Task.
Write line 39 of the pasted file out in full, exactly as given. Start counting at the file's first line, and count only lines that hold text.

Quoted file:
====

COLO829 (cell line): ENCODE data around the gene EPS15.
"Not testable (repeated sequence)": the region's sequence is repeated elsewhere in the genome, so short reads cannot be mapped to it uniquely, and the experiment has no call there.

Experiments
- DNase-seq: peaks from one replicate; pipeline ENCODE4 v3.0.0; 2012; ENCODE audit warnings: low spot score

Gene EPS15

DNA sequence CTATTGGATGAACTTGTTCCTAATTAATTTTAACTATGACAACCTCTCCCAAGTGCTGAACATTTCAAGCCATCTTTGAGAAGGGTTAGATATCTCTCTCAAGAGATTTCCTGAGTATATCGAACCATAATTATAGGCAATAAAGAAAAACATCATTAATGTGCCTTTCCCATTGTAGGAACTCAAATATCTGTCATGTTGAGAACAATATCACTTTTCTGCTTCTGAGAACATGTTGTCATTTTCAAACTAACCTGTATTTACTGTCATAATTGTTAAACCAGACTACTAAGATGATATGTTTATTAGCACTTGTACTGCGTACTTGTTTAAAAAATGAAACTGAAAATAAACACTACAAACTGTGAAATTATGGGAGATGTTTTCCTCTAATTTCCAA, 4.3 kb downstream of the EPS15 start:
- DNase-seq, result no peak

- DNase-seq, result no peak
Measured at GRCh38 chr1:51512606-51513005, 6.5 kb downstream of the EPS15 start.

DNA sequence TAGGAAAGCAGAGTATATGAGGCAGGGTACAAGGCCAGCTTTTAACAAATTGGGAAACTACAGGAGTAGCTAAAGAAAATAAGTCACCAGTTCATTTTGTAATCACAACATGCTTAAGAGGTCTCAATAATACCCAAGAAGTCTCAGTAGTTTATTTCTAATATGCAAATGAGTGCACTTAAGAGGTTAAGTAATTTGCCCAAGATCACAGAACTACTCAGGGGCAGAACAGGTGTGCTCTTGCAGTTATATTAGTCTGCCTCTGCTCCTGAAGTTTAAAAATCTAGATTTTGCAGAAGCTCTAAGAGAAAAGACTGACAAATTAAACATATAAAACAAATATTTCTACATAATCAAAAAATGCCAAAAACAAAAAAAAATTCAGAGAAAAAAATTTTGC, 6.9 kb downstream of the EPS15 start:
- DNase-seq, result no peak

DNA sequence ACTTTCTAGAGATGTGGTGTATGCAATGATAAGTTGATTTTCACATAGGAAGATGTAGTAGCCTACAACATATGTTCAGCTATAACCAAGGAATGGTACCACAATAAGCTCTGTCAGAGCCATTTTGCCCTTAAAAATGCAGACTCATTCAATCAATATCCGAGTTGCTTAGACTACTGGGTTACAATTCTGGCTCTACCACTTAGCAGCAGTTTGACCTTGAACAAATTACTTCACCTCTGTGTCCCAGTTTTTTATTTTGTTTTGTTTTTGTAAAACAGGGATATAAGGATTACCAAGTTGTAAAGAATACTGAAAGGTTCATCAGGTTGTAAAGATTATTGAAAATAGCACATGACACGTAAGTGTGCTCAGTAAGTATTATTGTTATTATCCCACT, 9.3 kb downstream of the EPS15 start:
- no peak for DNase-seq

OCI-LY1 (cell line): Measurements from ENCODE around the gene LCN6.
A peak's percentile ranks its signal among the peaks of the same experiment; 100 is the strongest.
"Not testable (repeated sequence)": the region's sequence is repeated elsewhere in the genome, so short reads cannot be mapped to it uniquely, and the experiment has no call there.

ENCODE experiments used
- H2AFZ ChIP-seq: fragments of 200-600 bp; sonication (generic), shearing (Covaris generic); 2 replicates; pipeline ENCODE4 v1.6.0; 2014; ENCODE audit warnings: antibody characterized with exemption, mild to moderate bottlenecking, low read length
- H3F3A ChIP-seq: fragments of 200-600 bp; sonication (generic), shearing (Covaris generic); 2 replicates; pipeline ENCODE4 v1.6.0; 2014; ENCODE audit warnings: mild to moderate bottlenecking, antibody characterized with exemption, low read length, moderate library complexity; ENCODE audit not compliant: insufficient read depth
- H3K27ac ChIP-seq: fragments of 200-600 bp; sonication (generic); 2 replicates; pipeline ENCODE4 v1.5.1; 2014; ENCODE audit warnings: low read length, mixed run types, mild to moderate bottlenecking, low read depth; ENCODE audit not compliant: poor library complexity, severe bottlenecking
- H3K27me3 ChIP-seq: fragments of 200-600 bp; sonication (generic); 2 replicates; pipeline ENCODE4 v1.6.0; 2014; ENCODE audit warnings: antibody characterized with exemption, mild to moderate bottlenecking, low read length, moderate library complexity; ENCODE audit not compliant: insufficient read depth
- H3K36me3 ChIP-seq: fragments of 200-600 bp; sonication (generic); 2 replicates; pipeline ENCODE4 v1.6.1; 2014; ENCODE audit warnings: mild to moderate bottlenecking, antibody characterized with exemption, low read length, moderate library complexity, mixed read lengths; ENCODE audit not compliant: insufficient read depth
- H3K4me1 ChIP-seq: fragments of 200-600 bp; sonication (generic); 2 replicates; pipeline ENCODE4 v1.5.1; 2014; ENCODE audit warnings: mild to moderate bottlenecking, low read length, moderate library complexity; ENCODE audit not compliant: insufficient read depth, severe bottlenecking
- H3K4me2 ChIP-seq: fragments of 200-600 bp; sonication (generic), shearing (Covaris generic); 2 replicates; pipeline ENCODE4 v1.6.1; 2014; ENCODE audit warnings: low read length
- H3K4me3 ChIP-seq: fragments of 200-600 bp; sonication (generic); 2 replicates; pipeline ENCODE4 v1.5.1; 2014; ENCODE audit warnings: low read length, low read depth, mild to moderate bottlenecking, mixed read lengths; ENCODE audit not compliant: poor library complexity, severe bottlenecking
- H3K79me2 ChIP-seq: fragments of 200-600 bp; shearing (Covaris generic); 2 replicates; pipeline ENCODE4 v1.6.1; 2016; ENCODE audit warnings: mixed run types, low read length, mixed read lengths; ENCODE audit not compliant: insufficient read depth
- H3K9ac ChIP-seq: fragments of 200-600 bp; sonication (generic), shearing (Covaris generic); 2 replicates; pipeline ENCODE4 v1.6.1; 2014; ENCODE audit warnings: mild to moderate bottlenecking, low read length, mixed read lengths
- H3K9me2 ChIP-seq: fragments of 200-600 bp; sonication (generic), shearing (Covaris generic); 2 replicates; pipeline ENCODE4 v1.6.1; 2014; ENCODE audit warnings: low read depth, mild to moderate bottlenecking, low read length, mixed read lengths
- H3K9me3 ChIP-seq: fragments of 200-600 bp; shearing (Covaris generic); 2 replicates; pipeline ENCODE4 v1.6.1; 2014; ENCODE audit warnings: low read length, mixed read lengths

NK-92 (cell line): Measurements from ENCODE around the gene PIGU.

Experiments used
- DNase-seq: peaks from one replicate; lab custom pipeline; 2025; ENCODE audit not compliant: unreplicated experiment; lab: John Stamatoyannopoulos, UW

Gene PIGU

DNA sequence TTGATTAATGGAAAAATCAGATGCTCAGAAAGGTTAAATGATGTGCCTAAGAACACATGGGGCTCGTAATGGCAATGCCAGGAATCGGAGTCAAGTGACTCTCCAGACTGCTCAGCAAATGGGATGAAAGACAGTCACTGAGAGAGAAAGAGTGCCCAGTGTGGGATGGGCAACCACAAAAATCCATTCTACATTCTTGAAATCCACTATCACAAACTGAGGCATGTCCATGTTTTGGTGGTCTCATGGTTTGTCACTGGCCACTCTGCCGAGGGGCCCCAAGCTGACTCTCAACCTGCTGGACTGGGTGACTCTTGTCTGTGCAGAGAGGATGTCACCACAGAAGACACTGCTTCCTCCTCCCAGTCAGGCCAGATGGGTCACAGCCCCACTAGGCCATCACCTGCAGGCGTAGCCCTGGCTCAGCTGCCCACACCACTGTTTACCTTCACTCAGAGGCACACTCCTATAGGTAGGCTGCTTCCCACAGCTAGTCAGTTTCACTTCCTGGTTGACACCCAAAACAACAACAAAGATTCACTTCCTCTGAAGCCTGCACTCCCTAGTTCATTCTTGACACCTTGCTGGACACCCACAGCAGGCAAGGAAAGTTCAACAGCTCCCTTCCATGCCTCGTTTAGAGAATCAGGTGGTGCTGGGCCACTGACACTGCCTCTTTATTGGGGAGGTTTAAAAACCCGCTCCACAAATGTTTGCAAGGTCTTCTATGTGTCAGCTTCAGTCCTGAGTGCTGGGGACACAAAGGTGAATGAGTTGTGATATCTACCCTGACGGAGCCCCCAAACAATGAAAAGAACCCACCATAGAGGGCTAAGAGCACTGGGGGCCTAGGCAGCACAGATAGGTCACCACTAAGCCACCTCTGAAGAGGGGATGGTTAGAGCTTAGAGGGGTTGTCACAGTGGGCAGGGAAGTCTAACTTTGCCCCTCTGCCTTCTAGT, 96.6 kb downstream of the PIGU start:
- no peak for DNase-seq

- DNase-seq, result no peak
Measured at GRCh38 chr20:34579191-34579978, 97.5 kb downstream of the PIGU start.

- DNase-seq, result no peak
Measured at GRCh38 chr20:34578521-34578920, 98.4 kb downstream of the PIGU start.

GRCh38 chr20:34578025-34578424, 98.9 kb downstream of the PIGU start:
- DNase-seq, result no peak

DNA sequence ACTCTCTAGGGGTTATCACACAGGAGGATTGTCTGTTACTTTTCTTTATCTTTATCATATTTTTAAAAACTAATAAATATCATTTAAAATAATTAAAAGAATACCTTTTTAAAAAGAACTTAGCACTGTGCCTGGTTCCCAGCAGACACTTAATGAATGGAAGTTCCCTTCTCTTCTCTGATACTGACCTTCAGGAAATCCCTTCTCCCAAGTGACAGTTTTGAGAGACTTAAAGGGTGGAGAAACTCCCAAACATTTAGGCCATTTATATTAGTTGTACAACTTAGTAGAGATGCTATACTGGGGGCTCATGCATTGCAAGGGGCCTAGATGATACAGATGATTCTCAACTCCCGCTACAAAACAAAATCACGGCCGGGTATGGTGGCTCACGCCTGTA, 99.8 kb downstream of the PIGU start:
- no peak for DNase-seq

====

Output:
Measured at GRCh38 chr20:34578521-34578920, 98.4 kb downstream of the PIGU start.